times more intense than the mass limited target one. This
result can be explained by considering the number of radiat-
ing Cl atoms in the two targets and taking into account op-
tical thickness effects. The number of radiating atoms for
PVC target is evaluated assuming that the x-ray radiation
comes from the ablated mass. The ablation rate is
FIG. 12. ?Color online? Spectra simulation results varying the fast electron fraction to total electrons from 0% to 0.08%. ?a? Plasma electron temperature of
Te=150 eV. ?b? Te=200 eV. ?c? Te=250 eV.
122701-7Study of plasma heating induced by fast electronsPhys. Plasmas 16, 122701 ?2009?
where A is the atomic mass and Z is the ion charge.
The ablated thickness over the focal spot surface
?25 ?m radius? is therefore given by
d =m ˙ ?
= 4.7 ?m,
where ? is the pre pulse duration and ? is the PVC density
corresponding to 1390 Kg/m3. Being the PVC ?C2H3Cl?
molar mass equal to 62 g/mol, the total number of Cl atoms
in the ablated mass is 1.2?1014.
Instead the Cl atoms in the mass limited target tracer
layer ?C8H7Cl? are 5.63?1013; then the radiating Cl atoms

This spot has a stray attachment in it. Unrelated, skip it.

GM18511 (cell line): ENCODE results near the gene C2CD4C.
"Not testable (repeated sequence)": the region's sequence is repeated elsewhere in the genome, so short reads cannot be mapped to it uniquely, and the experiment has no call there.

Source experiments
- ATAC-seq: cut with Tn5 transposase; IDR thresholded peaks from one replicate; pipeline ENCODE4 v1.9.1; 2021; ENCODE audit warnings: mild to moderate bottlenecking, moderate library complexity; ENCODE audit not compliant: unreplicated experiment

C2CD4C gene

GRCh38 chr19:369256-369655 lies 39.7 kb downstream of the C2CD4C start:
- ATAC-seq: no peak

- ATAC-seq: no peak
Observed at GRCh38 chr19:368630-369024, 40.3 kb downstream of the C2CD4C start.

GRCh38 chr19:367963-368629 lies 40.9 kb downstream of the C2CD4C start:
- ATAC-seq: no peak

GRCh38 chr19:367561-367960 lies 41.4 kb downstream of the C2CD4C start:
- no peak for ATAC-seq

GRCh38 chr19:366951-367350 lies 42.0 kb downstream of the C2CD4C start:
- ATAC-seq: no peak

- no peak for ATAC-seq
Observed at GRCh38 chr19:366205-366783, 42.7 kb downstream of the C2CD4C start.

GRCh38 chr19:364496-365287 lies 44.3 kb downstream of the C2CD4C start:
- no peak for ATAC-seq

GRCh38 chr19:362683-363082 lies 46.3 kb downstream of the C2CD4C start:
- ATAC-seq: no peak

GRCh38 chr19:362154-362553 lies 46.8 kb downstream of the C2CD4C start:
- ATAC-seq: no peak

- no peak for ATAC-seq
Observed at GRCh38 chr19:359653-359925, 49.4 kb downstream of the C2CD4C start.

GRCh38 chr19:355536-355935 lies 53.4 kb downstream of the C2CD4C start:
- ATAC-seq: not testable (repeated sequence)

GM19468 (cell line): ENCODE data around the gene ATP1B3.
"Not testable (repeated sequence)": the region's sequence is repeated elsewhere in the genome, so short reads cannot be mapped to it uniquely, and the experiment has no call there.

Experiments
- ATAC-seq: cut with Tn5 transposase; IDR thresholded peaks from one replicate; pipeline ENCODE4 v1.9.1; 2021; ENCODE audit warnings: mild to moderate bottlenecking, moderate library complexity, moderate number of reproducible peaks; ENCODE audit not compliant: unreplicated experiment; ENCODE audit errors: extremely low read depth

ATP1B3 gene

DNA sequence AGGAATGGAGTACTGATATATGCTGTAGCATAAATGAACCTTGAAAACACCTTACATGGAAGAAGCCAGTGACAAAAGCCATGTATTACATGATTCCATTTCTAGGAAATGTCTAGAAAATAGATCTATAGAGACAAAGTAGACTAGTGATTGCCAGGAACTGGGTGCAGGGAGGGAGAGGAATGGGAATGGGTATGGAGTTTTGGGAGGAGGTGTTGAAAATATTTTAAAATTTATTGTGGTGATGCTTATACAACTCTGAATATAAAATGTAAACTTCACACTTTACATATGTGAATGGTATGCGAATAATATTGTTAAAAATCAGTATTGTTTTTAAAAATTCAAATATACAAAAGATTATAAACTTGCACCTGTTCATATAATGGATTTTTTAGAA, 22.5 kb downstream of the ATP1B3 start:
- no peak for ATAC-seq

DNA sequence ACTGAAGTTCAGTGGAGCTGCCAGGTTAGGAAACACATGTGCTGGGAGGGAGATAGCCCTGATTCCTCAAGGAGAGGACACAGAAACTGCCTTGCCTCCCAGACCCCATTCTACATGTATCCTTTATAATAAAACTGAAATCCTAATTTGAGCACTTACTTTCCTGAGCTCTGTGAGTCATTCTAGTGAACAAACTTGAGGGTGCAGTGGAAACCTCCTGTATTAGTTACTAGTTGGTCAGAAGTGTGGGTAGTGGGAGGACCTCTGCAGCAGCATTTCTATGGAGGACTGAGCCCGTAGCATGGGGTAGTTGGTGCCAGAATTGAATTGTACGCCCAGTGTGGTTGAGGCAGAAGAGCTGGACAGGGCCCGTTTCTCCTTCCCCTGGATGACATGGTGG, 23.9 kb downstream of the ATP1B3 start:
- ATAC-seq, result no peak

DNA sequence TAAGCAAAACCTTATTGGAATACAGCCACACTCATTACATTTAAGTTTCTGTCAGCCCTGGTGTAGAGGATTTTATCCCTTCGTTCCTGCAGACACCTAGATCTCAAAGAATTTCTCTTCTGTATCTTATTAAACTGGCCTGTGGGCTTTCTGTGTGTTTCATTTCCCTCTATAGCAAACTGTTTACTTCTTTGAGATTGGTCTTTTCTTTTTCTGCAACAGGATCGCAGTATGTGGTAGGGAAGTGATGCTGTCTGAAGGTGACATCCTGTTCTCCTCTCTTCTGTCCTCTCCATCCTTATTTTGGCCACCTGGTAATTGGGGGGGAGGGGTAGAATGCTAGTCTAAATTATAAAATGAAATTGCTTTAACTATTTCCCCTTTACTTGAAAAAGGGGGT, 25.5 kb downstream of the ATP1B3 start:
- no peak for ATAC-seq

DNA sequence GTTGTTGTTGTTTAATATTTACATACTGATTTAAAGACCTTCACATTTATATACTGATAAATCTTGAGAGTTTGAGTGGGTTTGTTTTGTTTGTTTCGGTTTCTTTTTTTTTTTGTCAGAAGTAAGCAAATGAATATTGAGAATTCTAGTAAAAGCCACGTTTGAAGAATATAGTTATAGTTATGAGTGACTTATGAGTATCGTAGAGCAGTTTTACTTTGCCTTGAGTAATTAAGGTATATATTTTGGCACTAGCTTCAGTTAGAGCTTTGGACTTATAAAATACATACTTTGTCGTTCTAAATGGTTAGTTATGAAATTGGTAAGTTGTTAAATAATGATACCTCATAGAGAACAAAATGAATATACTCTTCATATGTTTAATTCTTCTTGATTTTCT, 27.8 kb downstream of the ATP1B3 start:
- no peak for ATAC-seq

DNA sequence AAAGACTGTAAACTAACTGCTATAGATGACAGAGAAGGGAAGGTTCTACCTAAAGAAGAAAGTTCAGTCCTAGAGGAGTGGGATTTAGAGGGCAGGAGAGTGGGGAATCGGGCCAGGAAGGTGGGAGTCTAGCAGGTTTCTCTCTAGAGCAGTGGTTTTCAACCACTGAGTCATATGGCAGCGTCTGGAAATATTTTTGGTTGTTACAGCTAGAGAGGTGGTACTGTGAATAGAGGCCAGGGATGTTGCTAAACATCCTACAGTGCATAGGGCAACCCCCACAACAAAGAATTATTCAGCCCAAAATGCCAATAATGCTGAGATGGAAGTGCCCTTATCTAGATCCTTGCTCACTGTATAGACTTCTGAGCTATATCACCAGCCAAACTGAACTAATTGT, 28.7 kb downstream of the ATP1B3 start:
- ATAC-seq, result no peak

in PVC target are ?2 times larger than the Cl atoms in the
tracer layer. The optical thickness of the C8H8overcoating
layer in the mass limited target, taking into account the spec-
trometer viewing angle, allows ?50% of x-ray transmission
in the range of 2.6–2.8 keV. Then the signal form pure PVC
target is ?5 times larger the one coming from mass limited
Concerning the spectral structure, the He?2line is mani-
festly more intense for the PVC target as it is also true for the
for the cold K-? line signal, which for the mass limited tar-
get is practically absent. In fact for the PVC target the fast
electron beam passes through a mostly nonionized matter
producing K-? signal. In mass limited targets instead, most
of the matter is highly ionized due to high energy density,
and then the K-? signal disappears.
Low Z plasmas from mass limited targets were uni-
formly heated to large temperature ??250 eV? via fast elec-
trons. X-ray spectroscopy was used as a diagnostic tool to
measure plasma temperature and density. We have demon-
strated that the fast electrons are suitable to heat up plasmas
to a very large temperature, as required to generate high
energy density states. The plasma heating is only produced
by fast electron transport in the target, being the 10 ?m
C8H8overcoating thick enough to prevent any possible direct
irradiation of the tracer layer even taking into account mass-
ablation due to the prepulse.
This experiment has been performed within the frame-
work of the European Program of Access LaserLab. A. Ma-
gunov gratefully acknowledges the hospitality of the Univer-
sity of Milano Bicocca under the Fellowship of the Cariplo
Foundation through the Landau Network-Centro Volta.